One of the ugliest moments in politics I've ever seen in 30 years of covering different things was Mike Flynn at the convention in Cleveland chanting "lock her up," leading chants of "lock her up." I mean, so he knows very, very well because he used to lead -- because he led those chants -- what mob mentality, how dangerous it is, how ugly it is, how inaccurate it can be, and the danger it can pose to somebody's legal standing or even freedom. So, yes, he doesn't want to be part of what he himself has created. And it's not just ironic. It's what the new politics in Washington appears to be based on.

(...)

#Monday, April 3, New Day:

6:20 a.m. ET
CHRIS CUOMO: You got Democrats and Republicans preparing for what's being called a nuclear showdown. Let's bring back the panel to discuss this nuclearity and whether or not it is worth it. ... I make fun of the word, Errol, because I think it's gotten a little too much hype, all right? But that's the state of play, that if this happens, you change the filibuster culture, you change the Senate, they'll be just like that nasty House. How real is that?

ERROL LOUIS, CNN POLITICAL COMMENTATOR: It's a real -- it's a real possibility. I mean, keep in mind, this is bookends to what was already sort of radical action when it comes to Supreme Court nominees. The refusal to even consider to give a hearing to Merrick Garland was without precedent.

And so, having taken that step, the Republican majority looks like they're going to sort of take the next step, which is to sort of change the rules -- possibly forever -- and have a narrow, partisan vote to confirm Supreme Court nominees -- something that hasn't been done before, something that sort of traditionalists in the Senate don't want to see happen. But that's the politics of the moment, and that's where we are.

(...)

#Monday, April 3, CNN Newsroom with Brooke Baldwin:

2:07 p.m. ET
BROOKE BALDWIN: To me, I think of this two ways. It's like short-term, and if you're a Democrat or a Republican, I mean, Judge Gorsuch is a pretty -- he's an incredibly qualified pick. I'm thinking, down the road, whether Ruth Bader Ginsburg, or a Justice Kennedy, and there is that second crucial, you know, swing spot where all of this would then sway how Republicans feel. That's a bit of a big deal.

JEFFREY TOOBIN, CNN SENIOR LEGAL ANALYST: Well, you know --

BALDWIN: Am I getting ahead of myself?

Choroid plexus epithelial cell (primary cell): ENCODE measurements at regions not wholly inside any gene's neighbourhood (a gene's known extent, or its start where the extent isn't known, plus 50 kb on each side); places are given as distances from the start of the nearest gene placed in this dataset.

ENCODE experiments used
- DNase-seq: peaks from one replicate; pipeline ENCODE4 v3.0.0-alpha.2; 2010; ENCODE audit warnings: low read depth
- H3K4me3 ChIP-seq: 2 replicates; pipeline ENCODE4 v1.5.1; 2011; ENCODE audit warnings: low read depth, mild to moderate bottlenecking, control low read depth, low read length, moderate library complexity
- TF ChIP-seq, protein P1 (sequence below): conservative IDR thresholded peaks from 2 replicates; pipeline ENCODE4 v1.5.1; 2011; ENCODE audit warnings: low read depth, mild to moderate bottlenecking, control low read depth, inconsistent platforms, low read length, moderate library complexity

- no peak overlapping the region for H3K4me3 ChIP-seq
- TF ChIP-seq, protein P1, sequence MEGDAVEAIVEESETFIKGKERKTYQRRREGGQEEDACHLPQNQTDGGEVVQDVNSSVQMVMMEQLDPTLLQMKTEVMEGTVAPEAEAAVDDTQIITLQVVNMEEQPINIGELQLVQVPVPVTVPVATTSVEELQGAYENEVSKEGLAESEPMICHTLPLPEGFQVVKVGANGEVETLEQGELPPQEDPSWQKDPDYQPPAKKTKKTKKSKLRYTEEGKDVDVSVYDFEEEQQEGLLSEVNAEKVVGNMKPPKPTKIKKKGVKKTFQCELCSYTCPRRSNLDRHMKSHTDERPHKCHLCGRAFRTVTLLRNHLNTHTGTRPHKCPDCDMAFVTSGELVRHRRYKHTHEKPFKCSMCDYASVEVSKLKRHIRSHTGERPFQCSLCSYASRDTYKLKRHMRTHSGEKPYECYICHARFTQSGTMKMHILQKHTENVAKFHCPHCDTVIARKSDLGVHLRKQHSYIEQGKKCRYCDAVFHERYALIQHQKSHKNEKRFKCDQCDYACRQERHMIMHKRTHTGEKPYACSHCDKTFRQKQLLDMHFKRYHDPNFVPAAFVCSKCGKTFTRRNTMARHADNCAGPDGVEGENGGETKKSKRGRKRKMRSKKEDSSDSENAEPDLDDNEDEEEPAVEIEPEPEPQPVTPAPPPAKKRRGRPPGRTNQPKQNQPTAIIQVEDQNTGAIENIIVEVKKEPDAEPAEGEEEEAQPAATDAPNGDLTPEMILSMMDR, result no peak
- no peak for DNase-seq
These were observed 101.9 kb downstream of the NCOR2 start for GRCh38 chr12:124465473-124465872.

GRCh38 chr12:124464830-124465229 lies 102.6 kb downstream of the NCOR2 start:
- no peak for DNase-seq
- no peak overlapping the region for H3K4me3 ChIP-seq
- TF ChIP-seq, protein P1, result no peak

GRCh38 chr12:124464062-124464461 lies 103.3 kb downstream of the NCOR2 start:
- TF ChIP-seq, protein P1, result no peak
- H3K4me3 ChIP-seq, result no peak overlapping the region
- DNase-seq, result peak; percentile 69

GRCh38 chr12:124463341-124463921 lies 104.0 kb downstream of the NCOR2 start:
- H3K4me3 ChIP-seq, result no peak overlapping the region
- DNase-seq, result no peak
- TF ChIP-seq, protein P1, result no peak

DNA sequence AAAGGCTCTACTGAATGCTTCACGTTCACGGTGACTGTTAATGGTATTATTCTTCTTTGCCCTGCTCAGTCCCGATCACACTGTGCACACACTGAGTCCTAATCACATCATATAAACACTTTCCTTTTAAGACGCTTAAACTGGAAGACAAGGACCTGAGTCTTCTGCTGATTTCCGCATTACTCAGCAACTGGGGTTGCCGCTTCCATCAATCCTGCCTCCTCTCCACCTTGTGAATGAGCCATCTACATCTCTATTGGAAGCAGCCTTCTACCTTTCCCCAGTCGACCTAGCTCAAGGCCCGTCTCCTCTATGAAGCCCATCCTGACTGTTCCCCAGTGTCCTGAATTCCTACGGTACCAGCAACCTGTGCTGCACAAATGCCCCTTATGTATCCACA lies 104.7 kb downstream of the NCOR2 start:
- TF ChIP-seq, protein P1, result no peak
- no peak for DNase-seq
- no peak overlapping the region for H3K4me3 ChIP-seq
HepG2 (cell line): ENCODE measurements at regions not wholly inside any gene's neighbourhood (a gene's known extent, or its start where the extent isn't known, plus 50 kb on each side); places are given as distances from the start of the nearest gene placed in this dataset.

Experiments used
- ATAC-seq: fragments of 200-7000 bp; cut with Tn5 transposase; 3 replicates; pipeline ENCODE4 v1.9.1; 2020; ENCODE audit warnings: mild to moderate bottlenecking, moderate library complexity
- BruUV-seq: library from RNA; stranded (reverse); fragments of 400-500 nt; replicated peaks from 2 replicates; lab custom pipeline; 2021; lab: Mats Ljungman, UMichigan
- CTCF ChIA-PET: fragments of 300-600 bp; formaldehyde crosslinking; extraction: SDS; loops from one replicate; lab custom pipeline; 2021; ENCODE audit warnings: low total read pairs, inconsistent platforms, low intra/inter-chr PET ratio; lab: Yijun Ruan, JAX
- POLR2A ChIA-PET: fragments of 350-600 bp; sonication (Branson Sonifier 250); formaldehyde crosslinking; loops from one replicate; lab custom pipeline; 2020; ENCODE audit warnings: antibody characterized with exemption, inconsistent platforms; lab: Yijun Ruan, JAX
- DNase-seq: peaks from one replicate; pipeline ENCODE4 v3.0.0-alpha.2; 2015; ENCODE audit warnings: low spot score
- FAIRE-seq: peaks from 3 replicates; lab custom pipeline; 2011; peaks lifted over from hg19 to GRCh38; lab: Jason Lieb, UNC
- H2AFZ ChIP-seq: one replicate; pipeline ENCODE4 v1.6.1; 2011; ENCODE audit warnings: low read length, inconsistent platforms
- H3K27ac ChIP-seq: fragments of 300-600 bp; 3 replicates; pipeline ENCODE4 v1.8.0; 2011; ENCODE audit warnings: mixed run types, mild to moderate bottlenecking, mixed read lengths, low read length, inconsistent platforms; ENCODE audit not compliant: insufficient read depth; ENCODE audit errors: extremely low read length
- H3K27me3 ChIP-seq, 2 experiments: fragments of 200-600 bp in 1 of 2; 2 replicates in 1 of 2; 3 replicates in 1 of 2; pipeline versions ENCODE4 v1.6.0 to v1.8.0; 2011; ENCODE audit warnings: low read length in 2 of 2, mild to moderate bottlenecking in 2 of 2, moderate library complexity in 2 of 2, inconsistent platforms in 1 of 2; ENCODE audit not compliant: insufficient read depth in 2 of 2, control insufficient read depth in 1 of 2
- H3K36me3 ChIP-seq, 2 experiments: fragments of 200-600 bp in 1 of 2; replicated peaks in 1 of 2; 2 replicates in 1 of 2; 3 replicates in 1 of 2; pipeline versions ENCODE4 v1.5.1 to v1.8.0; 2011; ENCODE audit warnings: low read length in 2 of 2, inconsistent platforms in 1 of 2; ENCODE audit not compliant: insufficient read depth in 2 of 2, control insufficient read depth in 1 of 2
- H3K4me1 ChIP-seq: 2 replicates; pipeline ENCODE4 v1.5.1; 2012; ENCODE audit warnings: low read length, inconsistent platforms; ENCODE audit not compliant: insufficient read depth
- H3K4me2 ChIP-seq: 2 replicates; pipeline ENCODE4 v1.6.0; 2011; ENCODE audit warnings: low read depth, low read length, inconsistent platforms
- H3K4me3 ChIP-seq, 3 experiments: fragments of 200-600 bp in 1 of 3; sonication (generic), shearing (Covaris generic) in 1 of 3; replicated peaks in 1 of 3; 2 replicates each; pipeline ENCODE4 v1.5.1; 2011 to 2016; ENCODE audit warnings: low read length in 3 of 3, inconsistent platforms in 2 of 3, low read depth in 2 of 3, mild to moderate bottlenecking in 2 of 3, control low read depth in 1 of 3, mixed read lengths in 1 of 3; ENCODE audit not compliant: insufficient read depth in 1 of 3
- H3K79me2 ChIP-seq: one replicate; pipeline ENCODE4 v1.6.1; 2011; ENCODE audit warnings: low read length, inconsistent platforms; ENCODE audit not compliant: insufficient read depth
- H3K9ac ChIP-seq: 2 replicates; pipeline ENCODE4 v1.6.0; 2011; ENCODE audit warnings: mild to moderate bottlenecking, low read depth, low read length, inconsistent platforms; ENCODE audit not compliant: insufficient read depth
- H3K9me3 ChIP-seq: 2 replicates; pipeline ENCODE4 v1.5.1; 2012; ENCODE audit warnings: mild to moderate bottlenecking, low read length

TOOBIN: No, you're not, but I would, you know, I'll defer to Dana and Errol on the procedures. Let's talk about the Supreme Court. Let's talk about the year 2040 -- which we don't talk about very much because it's so far off in the distance. You know, Neil Gorsuch is likely to be on the Supreme Court in 2040. That's what these appointments mean. And he's very conservative.

So that means on abortion rights, on gay rights, on Citizens United and campaign finance -- this is going to be a voice for the conservative position. And that to me is what really matters about this appointment. I mean, you know, we can talk about the procedures and whatnot -- the Senate procedures -- but he's going to be on the Supreme Court for a very long time. He's only 49 years old, and that's what's really significant about the news today.

BALDWIN: But the Senate procedures matter if you want to go ahead and talk 2040 and another potential position opening -- let's even say within the next four years of a Trump presidency. If they can go with a simple majority -- if they change the Senate rules -- and if somebody comes up an even more conservative justice, then with those 51 votes, that person's in.

TOOBIN: Absolutely. And, frankly, I don't understand what's so terrible about that. I mean, you know, what's magical about 60? I thought we deal in majority rule in this country. I mean, I think 51 is a majority.

BALDWIN: Errol is smiling.

LOUIS: Yeah, I think my friend is being provocative here.

TOOBIN: I think --

LOUIS: The reality, look, if you want to turn it into yet another legislative chamber where there are partisan fights and there are simply power plays, you know, let's remember. This is bookends -- this week's events are bookends to what happened to Merrick Garland where -- as a power play -- the Senate majority decided they just weren't going to have any hearings. They weren't going to talk to the man -- they weren't going to hold any hearings -- they weren't going to cast any votes.

Now, let's roll it forward -- either this majority or a future Democratic majority can do the same things. Maybe it stops being one year. Maybe it turns into two or three or four -- in which case we have the Supreme Court greatly denuded from what the Founders wanted in the first place. And, secondly, sort of a, just a branch of the Senate, in effect.

Brad Wilmouth
Brad Wilmouth is a contributing blogger to NewsBusters